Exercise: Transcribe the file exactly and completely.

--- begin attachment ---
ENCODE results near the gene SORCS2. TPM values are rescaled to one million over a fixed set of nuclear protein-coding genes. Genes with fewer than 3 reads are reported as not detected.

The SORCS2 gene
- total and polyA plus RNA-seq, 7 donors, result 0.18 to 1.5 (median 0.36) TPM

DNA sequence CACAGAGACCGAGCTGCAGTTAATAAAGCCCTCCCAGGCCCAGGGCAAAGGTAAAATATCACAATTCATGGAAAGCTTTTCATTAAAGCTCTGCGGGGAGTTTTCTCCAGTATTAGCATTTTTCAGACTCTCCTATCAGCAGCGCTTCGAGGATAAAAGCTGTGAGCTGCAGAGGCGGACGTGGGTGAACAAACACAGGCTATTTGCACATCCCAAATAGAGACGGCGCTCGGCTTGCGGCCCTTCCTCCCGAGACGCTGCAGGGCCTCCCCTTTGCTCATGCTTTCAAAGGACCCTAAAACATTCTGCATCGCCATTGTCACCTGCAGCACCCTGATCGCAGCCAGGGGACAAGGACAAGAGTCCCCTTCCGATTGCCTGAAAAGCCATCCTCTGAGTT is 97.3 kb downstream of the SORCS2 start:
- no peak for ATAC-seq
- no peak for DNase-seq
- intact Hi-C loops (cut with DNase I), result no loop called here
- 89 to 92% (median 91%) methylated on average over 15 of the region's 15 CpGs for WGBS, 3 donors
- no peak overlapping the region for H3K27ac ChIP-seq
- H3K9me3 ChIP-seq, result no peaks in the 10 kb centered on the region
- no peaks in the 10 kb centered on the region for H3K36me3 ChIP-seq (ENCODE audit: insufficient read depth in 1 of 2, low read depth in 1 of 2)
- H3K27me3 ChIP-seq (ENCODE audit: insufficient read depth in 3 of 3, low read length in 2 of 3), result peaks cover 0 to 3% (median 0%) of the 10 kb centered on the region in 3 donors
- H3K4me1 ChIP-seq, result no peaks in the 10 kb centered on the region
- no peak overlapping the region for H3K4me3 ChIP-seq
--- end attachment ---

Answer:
ENCODE results near the gene SORCS2. TPM values are rescaled to one million over a fixed set of nuclear protein-coding genes. Genes with fewer than 3 reads are reported as not detected.

The SORCS2 gene
- total and polyA plus RNA-seq, 7 donors, result 0.18 to 1.5 (median 0.36) TPM

DNA sequence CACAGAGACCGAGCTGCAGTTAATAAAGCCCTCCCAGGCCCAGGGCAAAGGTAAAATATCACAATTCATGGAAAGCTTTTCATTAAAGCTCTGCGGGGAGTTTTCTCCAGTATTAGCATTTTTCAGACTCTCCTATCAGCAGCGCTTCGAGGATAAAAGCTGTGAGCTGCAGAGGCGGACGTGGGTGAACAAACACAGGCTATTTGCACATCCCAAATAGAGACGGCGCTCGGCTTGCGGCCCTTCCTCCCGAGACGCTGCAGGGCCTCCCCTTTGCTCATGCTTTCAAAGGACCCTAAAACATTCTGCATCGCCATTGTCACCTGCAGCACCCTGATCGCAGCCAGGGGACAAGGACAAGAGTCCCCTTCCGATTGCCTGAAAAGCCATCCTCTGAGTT is 97.3 kb downstream of the SORCS2 start:
- no peak for ATAC-seq
- no peak for DNase-seq
- intact Hi-C loops (cut with DNase I), result no loop called here
- 89 to 92% (median 91%) methylated on average over 15 of the region's 15 CpGs for WGBS, 3 donors
- no peak overlapping the region for H3K27ac ChIP-seq
- H3K9me3 ChIP-seq, result no peaks in the 10 kb centered on the region
- no peaks in the 10 kb centered on the region for H3K36me3 ChIP-seq (ENCODE audit: insufficient read depth in 1 of 2, low read depth in 1 of 2)
- H3K27me3 ChIP-seq (ENCODE audit: insufficient read depth in 3 of 3, low read length in 2 of 3), result peaks cover 0 to 3% (median 0%) of the 10 kb centered on the region in 3 donors
- H3K4me1 ChIP-seq, result no peaks in the 10 kb centered on the region
- no peak overlapping the region for H3K4me3 ChIP-seq